When coaching, I often find improvers / learners who tend to be superficial or vague about target conditions, current conditions, the experiments they intend to run, the results they expect, what they learned. Huh… I guess I should have said “vague about everything.”
As several of my clients would tell you, one of my themes is “drive out ambiguity.”
Recently I’ve been trying a simple follow-up question that seems to be working to help people dig a little deeper without pushing them back as much as other questions might.
“Could you be more specific?”
I will plead completely guilty to stealing this from an unlikely source.
I remember it vividly. Across a table, five profs. I’m frightened, trying to look casual as sweat drips down my face. But I’m keeping afloat; I’ve managed to babble superficially, giving the illusion that I know something. Just a few more questions, I think, and they’ll set me free. Then the examiner over at the end of the table – the guy with the twisted little smile – starts sharpening his pencil with a penknife.
“I’ve got just one question, Cliff,” he says, carving his way through the Eberhard-Faber. “Why is the sky blue?”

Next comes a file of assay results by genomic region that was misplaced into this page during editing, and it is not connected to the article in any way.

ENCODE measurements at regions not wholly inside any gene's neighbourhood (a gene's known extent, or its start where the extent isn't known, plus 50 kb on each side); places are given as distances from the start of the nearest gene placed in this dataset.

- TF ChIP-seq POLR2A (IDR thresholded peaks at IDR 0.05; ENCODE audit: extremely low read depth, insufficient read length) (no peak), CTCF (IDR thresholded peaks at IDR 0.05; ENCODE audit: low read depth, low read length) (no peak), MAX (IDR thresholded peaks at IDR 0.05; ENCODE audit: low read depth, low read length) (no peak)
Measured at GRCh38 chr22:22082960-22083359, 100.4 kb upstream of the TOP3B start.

My mind is absolutely, profoundly blank. I have no idea. I look out the window at the sky with the primitive, uncomprehending wonder of a Neanderthal contemplating fire. I force myself to say something—anything. “Scattered light,” I reply. “Uh, yeah, scattered sunlight.”“Could you be more specific?”
Well, words came from somewhere, out of some deep instinct of self-preservation. I babbled about the spectrum of sunlight, the upper atmosphere, and how light interacts with molecules of air.“Could you be more specific?”
I’m describing how air molecules have dipole moments, the wave-particle duality of light, scribbling equations on the blackboard, and . . .“Could you be more specific?”
An hour later, I’m sweating hard. His simple question—a five-year-old’s question—has drawn together oscillator theory, electricity and magnetism, thermodynamics, even quantum mechanics. Even in my miserable writhing, I admired the guy…
As you can see from Stoll’s experience, his professor was seeking to find his knowledge threshold – something a kata coach should be doing as well.
Now, I’m not going to push the “5 Whys” quite as deep as quantum effects (except, perhaps, at one client who DOES deal with things at that level…), but I find this is a far more effective question than “Why?” or asking leading questions. It, obviously isn’t universal, but it has been working reasonably well with a client whose corporate culture drives indirect assertions and vague predictions.
Try it… leave a comment if it works for you (or bombs). But please… be specific. 🙂
P.S. – In this video, Cliff Stoll tells the same story, likely more accurately, and makes another valuable point: “It’s obvious” is a statement which often hides limited understanding of what is being discussed. It might be “obvious,” but… let’s go see.